FAST Search and Transfer, the European based search giant, today announced software that allows online publishers to serve contextual ads to their readers.
This is a software package installed in a publisher's data center. FAST says that it could also be used by a third party to offer a ready made online contextual advertising network that could be used to service many smaller online publishers such as blog networks. This means it could be used to compete with up and coming advertising networks such as FM Advertising, and AdBrite.
Publishers collect between 30 per cent to 70 per cent of the revenues that their advertising network partners receive--an amount that varies according to each deal. Google doesn't disclose the revenue split.
With AdMomentum, large publishers can establish their own advertising networks that support contextual ads, and also offer a wide variety of other types of advertising revenue such as impressions, pay per click, and also auctions.
Advertisers have a self-service interface and the software API is compatible with current advertisement tracking tools.
More than a dozen large publishers around the world have been beta testing the software.
Perry Solomon, VP of strategic market development at FAST, said: "AdMomentum can be used to target ads to specific groups of people. One of our customers in Norway is using it to target ads to people on a street by street basis."
"This is a way for publishers to capture the share of the revenues that have been going to the advertising networks," he added. "The publishers already have advertisers, and they have the content, they don't need the advertising networks. We can provide them with a revenue engine."
Nearly one-half of Google's revenues in the past, have come from its AdSense network, which serves advertising on sites owned by online publishers. Large publishers such as New York Times, Knight-Ridder, and Time-Warner use AdSense.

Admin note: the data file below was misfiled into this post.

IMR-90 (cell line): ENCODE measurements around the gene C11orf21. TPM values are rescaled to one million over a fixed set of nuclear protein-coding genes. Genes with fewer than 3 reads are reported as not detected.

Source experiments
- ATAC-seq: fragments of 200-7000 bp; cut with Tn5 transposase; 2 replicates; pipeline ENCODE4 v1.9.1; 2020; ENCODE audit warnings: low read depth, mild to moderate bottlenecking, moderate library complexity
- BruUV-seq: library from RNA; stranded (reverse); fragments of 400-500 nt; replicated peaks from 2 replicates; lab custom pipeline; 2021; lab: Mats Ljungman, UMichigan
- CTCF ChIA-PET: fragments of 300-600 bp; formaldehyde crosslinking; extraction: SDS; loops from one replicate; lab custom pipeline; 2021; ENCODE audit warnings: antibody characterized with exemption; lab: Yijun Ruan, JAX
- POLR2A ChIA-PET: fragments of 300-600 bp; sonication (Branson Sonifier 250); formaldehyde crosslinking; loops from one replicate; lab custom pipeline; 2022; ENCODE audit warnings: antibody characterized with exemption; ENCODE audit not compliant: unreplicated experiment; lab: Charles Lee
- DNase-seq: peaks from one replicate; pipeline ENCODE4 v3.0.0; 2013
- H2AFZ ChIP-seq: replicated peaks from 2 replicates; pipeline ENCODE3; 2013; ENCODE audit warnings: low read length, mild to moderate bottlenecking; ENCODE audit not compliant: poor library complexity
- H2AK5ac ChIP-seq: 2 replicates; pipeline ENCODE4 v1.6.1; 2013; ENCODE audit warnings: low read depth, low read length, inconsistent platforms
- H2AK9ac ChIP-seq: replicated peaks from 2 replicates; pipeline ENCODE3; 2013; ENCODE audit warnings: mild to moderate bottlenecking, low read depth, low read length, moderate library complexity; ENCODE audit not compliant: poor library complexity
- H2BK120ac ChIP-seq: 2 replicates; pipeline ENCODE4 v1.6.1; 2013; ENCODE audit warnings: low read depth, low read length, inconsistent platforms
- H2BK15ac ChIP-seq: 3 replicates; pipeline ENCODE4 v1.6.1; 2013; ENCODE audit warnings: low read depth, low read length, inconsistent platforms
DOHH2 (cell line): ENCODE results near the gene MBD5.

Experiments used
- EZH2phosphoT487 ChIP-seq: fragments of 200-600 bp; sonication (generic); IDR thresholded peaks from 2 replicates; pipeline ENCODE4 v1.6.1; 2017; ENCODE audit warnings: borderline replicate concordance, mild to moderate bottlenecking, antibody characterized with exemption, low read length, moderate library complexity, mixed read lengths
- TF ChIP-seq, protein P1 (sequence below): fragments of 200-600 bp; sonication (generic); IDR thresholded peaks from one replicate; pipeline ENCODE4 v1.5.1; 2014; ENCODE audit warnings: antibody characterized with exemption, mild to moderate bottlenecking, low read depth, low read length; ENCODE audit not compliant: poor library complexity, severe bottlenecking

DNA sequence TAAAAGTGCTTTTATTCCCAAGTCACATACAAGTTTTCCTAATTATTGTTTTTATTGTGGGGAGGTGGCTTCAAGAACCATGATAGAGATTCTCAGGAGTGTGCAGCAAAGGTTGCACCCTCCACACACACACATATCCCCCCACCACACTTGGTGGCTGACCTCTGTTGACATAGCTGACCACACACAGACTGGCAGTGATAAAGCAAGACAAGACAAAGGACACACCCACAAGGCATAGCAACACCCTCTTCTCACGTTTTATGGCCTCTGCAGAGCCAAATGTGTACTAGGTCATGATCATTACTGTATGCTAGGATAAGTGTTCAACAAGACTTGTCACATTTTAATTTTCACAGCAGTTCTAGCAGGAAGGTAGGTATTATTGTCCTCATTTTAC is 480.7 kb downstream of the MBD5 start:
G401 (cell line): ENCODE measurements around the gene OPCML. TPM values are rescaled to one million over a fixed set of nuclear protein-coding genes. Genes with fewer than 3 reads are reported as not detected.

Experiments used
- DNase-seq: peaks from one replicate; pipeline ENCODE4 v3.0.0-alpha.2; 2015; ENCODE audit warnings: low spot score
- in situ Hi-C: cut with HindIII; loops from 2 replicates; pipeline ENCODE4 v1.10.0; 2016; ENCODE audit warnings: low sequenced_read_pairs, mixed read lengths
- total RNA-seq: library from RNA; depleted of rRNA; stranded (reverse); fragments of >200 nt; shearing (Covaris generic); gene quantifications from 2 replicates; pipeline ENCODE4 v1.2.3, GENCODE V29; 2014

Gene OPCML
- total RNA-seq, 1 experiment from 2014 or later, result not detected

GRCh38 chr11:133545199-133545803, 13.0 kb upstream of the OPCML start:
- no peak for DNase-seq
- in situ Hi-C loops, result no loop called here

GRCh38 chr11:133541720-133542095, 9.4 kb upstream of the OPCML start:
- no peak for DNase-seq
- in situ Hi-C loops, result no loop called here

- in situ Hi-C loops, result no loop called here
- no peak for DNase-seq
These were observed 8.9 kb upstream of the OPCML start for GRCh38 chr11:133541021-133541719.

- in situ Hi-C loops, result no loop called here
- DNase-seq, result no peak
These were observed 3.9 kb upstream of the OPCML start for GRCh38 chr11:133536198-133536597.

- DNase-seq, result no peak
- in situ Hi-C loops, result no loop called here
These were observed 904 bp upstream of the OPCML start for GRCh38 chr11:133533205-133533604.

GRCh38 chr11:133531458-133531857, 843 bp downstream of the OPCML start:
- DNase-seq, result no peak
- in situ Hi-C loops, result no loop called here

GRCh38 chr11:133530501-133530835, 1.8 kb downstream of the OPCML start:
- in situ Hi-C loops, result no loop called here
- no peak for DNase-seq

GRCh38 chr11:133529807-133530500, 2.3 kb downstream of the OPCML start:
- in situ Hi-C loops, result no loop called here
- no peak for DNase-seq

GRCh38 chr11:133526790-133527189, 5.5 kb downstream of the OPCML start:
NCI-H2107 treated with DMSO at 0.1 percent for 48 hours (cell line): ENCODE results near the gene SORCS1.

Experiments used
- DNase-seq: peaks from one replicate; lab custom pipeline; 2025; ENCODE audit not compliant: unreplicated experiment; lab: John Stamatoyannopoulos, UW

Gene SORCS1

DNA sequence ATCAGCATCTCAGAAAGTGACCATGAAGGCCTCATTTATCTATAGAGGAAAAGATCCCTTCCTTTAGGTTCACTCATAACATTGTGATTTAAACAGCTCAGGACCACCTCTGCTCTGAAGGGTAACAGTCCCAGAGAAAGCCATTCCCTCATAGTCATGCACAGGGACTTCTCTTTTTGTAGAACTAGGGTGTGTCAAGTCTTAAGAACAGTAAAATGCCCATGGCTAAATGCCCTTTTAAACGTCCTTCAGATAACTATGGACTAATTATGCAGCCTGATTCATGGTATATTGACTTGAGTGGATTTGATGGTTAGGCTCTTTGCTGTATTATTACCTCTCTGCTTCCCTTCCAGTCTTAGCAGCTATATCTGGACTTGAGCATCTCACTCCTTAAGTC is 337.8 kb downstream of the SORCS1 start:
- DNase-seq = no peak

Foremski's Take: This is potentially a game changing product and strategy. It brings back the advertiser relationship to the publisher--where it belongs.
For example, I've always wondered why the New York Times would run AdSense on its online front page, and the AdSense ads carry a text link at the bottom "advertise on this site." That says to everyone "we have no clue how to monetise this space and have handed over the customer relationship to a third party." That is suicide in today's world.
The advertising networks take a huge cut considering that they establish self-service advertising interfaces and run a bunch of servers and some software. Well, now the publishers can now do the same and cut out the middleman.
I can also see AdMomentum being used by local newspapers to essentially become the "AdSense" for their regions. They could sign up smaller online publishers within their local towns and neighborhoods and provide a much better targeted service to businesses and residents.
This could also apply to a large tech publisher such as CNET (the publisher of ZDNet) it could sign up smaller tech publishers to its ad network and serve up targetted ads that don't include potato chips on chip stories.
FAST is headquartered in Norway and is publicly traded under the ticker symbol 'FAST' on the Oslo Stock Exchange. The FAST Group operates globally with presence in Europe, the United States, Asia, Australia, the Americas, and the Middle East. For further information about FAST, please visit www.fastsearch.com.